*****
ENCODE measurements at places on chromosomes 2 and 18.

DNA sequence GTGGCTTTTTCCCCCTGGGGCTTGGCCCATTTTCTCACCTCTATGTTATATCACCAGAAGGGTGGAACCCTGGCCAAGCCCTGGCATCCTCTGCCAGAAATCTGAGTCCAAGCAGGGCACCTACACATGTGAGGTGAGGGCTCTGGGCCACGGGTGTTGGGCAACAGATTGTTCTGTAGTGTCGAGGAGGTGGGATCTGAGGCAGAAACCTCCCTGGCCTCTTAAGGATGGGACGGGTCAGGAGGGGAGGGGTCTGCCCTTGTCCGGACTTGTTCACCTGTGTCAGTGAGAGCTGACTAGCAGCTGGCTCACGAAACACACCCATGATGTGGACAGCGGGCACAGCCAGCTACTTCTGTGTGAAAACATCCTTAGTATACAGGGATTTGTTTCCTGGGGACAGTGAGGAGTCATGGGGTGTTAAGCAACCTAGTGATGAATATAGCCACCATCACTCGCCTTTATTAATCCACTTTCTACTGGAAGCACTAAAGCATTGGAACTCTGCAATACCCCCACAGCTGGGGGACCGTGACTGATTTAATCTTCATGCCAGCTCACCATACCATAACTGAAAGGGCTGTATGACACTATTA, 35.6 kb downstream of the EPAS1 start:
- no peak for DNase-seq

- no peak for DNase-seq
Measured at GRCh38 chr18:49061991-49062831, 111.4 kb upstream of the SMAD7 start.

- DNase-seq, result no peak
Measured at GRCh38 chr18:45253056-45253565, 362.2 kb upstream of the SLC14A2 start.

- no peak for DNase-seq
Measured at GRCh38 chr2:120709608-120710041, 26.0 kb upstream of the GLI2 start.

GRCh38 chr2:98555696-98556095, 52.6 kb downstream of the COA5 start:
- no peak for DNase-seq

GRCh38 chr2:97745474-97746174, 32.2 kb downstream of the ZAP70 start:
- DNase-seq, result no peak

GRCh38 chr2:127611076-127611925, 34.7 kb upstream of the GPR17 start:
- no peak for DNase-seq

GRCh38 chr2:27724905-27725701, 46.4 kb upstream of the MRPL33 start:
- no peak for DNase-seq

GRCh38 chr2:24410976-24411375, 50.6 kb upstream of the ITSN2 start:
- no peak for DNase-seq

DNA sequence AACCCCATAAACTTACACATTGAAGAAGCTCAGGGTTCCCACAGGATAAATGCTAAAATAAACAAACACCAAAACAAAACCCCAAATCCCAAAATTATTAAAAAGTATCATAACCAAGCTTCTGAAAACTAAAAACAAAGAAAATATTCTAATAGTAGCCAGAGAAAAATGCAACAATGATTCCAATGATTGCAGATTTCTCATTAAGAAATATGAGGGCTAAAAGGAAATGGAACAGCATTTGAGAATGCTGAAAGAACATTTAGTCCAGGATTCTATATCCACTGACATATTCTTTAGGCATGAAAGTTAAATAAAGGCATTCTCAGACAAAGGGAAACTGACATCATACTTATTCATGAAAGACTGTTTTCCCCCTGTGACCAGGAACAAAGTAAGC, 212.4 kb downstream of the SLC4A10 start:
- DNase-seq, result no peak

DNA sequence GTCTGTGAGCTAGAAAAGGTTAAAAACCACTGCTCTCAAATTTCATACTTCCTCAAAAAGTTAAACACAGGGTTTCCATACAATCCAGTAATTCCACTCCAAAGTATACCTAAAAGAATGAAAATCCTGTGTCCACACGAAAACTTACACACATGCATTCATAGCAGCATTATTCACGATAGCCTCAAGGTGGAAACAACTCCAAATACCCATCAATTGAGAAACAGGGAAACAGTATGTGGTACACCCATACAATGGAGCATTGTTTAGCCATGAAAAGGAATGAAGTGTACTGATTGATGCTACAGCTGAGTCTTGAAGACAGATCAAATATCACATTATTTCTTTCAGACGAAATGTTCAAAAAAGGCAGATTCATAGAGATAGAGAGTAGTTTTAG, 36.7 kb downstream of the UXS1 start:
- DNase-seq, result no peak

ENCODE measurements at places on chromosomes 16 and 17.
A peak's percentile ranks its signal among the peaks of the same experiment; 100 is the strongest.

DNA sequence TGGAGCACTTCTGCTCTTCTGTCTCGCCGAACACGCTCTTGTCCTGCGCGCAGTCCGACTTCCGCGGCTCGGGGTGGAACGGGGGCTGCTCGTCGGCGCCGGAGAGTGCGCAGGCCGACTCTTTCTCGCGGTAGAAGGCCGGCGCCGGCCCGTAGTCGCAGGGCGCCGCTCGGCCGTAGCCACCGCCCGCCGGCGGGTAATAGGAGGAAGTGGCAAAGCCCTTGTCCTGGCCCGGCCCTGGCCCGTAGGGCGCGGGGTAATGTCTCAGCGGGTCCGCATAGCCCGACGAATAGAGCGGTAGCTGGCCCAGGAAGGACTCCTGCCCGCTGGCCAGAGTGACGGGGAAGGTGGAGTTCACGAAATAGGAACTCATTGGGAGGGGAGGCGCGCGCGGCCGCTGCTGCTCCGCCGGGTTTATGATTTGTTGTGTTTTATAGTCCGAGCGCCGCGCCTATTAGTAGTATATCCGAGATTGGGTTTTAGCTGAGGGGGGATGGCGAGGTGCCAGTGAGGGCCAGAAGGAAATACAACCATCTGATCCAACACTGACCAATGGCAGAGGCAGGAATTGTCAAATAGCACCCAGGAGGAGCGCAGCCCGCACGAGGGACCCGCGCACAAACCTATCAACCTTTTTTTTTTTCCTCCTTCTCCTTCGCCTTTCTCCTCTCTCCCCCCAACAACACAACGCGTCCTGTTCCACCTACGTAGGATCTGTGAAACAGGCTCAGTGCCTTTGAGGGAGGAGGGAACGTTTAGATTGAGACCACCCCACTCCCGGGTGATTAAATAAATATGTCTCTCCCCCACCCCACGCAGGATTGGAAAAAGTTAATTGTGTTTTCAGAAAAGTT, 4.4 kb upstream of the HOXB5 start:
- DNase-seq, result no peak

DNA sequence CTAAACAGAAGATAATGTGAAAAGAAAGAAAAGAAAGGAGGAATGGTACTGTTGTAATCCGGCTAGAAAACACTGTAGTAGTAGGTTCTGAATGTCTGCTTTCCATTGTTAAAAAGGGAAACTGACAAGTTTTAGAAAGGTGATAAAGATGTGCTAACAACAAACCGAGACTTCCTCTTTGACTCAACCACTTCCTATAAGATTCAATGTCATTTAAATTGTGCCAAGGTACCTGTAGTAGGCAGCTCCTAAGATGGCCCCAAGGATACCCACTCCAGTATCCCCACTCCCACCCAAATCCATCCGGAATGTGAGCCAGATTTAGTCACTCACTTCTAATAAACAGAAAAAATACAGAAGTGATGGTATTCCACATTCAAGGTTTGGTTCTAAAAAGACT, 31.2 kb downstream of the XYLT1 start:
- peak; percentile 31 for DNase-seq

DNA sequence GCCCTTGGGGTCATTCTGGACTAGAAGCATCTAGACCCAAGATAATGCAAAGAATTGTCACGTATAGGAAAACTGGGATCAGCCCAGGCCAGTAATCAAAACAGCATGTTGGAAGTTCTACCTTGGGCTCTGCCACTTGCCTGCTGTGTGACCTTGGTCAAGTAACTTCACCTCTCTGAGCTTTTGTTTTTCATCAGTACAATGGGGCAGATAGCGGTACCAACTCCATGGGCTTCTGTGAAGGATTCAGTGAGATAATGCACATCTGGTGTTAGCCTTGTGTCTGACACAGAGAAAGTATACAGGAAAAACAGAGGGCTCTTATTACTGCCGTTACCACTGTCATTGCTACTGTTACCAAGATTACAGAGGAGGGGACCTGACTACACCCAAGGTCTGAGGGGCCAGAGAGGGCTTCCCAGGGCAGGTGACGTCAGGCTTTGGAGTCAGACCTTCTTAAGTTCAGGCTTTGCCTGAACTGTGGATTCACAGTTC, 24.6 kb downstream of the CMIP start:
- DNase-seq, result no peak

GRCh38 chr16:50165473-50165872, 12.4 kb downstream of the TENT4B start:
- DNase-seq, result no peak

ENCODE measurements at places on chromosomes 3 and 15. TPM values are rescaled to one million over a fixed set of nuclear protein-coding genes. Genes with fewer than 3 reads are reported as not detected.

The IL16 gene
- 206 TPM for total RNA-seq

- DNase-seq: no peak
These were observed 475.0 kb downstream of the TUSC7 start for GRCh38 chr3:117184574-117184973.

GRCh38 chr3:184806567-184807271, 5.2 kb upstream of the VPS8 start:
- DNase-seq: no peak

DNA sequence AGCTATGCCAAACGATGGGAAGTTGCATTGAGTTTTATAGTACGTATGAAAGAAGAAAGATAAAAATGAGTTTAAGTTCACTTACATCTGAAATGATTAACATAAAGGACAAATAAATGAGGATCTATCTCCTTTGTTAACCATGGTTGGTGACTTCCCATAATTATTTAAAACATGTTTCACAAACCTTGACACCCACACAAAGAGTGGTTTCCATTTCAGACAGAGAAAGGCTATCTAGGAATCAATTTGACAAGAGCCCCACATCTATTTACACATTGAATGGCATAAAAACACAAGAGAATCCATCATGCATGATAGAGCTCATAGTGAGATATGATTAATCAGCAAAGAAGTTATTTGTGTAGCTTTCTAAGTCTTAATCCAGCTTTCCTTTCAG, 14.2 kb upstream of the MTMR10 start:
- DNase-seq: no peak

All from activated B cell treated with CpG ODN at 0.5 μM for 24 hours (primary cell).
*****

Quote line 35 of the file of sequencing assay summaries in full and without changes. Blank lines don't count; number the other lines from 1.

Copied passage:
The IL16 gene